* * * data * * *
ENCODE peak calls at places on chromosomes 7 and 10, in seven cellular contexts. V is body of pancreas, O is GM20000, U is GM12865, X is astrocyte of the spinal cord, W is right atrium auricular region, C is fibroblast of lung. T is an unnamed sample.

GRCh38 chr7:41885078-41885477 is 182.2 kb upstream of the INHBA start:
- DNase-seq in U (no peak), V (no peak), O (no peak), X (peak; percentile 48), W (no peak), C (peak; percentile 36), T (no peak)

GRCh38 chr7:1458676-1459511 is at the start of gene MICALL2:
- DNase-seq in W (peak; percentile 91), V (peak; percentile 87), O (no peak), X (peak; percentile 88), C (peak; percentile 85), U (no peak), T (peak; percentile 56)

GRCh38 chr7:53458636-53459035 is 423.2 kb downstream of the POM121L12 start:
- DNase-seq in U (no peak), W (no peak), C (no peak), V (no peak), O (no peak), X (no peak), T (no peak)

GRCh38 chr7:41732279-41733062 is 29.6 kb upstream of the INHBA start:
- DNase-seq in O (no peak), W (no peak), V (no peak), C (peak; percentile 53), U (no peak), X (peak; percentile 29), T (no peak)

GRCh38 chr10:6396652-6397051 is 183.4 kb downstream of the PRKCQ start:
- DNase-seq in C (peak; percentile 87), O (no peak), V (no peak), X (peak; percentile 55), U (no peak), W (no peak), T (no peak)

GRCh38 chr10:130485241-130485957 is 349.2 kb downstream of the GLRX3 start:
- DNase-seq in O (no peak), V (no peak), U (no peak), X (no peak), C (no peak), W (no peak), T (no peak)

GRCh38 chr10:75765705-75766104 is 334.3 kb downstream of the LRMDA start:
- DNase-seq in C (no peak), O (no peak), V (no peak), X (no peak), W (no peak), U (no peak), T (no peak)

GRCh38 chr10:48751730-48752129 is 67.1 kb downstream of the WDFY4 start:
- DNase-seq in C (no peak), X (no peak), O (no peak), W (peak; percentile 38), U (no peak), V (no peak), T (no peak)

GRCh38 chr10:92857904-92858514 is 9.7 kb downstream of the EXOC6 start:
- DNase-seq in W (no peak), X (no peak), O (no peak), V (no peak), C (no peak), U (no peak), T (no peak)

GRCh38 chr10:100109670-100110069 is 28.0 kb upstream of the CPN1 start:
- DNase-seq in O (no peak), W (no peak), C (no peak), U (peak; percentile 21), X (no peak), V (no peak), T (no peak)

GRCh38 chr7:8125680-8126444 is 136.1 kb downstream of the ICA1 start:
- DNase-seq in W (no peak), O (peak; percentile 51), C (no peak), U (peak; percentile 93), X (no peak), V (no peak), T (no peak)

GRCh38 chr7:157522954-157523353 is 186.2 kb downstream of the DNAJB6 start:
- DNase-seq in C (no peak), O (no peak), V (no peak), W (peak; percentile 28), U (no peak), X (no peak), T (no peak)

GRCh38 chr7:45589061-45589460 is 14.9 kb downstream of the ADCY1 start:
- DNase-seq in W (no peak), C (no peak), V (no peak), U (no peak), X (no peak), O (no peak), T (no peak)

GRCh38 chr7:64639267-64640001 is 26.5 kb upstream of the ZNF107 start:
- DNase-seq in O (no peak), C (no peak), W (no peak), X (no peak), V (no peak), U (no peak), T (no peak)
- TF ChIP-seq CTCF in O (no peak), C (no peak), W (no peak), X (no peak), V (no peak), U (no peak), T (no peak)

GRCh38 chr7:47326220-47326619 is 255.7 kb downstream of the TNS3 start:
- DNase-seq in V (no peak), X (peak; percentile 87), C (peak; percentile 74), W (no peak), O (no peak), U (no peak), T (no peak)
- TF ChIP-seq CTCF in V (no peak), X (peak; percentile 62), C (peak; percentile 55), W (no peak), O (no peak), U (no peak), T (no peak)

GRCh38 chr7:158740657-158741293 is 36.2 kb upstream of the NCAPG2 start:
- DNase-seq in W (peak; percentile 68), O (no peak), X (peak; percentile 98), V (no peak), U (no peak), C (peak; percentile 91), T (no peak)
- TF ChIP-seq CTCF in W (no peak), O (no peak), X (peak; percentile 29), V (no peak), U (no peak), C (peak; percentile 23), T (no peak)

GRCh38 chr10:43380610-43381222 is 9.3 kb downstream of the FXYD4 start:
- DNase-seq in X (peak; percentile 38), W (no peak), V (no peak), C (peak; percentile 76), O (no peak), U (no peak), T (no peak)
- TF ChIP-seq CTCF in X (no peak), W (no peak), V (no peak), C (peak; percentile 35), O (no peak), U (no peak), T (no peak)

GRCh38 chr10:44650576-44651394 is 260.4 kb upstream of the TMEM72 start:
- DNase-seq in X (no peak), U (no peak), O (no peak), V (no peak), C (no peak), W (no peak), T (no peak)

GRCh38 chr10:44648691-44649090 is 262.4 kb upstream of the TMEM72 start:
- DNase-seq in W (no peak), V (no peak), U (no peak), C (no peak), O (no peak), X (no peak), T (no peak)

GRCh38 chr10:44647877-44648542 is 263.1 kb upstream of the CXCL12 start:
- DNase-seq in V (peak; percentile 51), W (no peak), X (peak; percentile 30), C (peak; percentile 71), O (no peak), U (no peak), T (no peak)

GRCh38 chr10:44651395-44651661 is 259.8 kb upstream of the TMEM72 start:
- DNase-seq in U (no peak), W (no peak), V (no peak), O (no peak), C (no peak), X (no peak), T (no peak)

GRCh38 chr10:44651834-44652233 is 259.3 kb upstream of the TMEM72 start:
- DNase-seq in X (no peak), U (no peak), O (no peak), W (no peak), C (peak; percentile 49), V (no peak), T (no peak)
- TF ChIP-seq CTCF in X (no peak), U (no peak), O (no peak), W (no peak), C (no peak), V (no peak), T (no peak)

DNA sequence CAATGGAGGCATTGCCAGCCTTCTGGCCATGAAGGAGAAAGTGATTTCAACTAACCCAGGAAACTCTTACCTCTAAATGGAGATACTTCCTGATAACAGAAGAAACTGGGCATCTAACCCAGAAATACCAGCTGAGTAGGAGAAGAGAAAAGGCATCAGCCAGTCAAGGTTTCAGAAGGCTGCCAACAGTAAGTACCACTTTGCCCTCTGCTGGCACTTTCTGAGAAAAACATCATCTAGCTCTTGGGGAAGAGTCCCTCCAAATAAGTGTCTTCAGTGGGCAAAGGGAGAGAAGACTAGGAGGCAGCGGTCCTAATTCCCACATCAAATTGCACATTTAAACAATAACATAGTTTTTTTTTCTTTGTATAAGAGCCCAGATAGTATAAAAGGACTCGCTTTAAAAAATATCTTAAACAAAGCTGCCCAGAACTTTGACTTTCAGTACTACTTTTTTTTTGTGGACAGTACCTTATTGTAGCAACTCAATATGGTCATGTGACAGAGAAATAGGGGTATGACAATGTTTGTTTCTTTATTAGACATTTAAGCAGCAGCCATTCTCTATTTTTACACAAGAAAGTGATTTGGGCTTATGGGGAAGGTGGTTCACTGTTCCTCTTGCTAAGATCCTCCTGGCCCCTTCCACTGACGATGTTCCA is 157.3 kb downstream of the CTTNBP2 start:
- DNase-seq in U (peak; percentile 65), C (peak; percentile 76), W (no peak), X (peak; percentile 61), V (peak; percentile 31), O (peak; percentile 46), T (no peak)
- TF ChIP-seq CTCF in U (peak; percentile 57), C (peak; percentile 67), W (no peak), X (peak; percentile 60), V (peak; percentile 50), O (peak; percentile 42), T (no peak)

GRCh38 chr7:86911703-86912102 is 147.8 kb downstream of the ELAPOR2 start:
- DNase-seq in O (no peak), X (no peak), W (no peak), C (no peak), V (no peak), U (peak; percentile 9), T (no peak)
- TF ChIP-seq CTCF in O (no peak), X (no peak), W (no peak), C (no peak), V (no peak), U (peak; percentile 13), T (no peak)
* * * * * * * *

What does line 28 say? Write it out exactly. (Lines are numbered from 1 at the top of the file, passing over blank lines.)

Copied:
GRCh38 chr7:64639267-64640001 is 26.5 kb upstream of the ZNF107 start: